The theme of this book is understanding and tackling worldwide poverty, conceived as the denial of human rights, and more especially the rights to access the resources, services and political influence necessary for a life in dignity, justice and equality.
Irene Khan, secretary general of Amnesty International, explains her aim: "I want to convince you, the reader, that not only are the poor denied human rights but also - and more importantly - that if we act in effective ways to protect those rights, our efforts to end poverty stand a far greater chance of success."
Readers of humane and compassionate disposition will readily accept her view that poor people are deprived, insecure and discriminated against, and they lack freedom, in particular the positive freedom to attain mastery of their circumstances and purposes. They will support the cause of "making poverty history", but may well ask how Khan proposes to identify the "effective ways" of protecting rights (which presumably we have not yet taken), and further, what kind of motivation we need to have (which so far we have not developed) to carry them out. The point of this twofold question will become evident presently.
The main body of the book provides a mass of evidence - mostly drawn from Amnesty International research and illustrated by a series of dramatic photographs - for the different forms of poverty, its global spread and consequences. A succession of chapters deals, in harrowing detail, with the death and suffering caused by war, drought and famine in Africa; endemic violence against poor women in many parts of the world; adolescent pregnancy and maternal mortality in developing countries; the unsafe and unhygienic conditions experienced by poor people in slum communities ... the catalogue of injustices is endless.
So, what are the effective actions that can be taken to fight poverty? Khan offers many suggestions. A central thought is that the empowerment of poor people can best be achieved by a combination of, first, grassroots protest and self-help action by the poor themselves; second, campaigning and organising activities by humanitarian groups lobbying for effective solutions to injustices; and third, sustained efforts to gain universal recognition and achieve legal effect for a range of human rights through international instruments and legislation, and the creation and resourcing of human services.
This gives rise to an issue concerning moral motivation. Since inequalities in the distribution of wealth - abundance for the few existing side by side with deprivation for the many - are as old as history itself, it should be plain that the privileged few have not been appropriately motivated to do what is necessary to implement the poverty-elimination programme. Plainly, those who have wealth and power don't want to give up their privileges and support peace, freedom and security for all and a just redistribution of wealth. How can the wealthy be induced to accept sacrifices to their standards of living? Khan is silent on this.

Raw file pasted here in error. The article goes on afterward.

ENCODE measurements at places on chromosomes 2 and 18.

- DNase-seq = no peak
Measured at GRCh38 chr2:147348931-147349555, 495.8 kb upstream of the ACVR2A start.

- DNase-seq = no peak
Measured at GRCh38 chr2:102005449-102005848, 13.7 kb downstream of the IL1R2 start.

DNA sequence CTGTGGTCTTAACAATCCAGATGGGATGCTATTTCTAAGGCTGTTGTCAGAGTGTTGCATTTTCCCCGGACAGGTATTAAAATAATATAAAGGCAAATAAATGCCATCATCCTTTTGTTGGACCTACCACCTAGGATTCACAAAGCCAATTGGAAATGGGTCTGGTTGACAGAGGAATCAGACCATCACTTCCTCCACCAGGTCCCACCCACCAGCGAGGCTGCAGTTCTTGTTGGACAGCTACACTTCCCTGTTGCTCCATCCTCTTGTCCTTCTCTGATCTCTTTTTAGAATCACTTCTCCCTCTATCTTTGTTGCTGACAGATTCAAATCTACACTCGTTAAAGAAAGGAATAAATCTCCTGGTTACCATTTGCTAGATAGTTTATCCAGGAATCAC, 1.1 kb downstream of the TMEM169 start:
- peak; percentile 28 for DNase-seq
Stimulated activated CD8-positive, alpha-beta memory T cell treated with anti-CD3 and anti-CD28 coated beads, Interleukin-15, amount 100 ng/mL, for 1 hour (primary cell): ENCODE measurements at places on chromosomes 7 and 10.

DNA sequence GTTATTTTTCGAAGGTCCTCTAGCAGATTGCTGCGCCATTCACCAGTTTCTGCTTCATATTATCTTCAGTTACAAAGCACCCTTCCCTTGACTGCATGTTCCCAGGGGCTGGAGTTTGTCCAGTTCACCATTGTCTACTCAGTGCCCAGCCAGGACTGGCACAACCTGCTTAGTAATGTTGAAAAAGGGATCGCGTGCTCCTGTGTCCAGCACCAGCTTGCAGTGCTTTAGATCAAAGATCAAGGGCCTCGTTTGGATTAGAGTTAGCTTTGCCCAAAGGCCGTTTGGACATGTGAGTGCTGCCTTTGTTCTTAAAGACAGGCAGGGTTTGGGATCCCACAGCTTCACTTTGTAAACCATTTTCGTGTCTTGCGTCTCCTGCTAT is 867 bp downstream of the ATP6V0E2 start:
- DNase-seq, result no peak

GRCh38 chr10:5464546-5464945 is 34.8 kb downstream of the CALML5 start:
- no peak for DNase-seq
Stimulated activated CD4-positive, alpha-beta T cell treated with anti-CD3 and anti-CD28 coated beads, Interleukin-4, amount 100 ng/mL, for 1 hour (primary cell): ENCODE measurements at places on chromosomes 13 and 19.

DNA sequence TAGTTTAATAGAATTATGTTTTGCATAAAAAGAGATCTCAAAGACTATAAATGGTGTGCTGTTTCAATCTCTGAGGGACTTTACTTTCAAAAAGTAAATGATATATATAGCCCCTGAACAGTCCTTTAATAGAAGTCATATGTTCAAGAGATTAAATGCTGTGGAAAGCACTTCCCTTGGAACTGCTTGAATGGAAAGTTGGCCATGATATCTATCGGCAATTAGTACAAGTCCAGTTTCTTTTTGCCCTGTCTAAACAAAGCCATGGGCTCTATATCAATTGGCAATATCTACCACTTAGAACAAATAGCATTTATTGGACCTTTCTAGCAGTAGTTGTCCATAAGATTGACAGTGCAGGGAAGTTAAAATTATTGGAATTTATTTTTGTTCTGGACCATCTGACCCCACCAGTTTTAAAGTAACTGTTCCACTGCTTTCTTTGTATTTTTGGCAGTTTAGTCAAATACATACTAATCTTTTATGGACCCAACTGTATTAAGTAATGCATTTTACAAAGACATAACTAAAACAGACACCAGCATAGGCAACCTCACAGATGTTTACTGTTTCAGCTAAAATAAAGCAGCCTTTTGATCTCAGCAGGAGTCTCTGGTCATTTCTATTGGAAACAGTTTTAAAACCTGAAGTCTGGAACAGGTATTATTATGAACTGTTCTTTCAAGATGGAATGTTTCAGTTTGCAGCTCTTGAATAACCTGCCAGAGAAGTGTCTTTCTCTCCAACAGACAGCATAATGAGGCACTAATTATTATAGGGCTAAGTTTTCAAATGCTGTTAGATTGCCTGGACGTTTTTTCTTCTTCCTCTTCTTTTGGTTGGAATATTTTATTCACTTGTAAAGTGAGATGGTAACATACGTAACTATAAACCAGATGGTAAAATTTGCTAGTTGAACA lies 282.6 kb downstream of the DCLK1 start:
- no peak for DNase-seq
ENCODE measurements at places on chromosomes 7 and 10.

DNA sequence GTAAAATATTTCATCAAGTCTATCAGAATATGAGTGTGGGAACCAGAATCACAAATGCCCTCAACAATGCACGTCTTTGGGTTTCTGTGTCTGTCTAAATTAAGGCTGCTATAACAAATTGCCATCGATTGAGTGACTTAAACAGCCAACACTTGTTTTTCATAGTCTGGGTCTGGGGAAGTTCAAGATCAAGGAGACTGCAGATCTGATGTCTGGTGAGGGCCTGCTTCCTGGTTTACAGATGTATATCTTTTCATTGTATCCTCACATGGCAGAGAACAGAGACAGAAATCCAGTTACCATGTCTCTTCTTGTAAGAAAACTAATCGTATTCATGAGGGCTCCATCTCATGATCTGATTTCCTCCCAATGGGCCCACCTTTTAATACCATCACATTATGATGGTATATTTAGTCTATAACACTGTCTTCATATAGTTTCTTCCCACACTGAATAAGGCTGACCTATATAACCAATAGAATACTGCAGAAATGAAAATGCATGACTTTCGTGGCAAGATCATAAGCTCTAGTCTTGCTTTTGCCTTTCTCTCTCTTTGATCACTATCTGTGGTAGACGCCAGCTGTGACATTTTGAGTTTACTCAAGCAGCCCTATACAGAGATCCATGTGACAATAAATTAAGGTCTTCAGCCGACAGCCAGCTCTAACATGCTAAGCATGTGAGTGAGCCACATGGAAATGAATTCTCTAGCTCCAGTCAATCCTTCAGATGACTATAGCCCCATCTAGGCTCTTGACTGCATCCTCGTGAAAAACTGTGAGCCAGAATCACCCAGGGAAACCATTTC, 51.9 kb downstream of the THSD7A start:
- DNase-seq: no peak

Most of us are moderately selfish persons who may be willing to share some of our goods with our families and friends, and who accept that our government can use tax money to fund public works and social services in our own country that benefit the poor proportionately more than the rich. We believe that, in some sense, all sections of our own society are interdependent in various ways and we feel a natural sympathy for vulnerable groups of fellow citizens. Some of us consent to our government using a fraction of our wealth to fund famine relief and infrastructure development in Third World countries.
But how many of us would be prepared to offer half of our wealth to feed the hungry in Sudan's Darfur region or to help the Guarani-Kaiowa people in the Nhande Ru Marangatu province of Brazil to protect their land rights? To do so, we would need to consider these peoples as our brothers and sisters, members of our own human family. We would need to believe that we have fraternal obligations towards poor and destitute people whose language we don't understand, whose faces we may not like, and whose countries we can't place on the world map.
This requires a revolution in our values that only an effective programme of worldwide humanitarian moral education could bring about in the long term. Unless this happens, the rich countries, and indeed the rich oligarchies in developing countries, will not have the will to sacrifice their security and comfort in order to alleviate the poverty and suffering of the peoples whom Khan wants helped.
The Unheard Truth: Poverty and Human Rights
By Irene Khan with David Petrasek W.W. Norton
Published 15 October 2009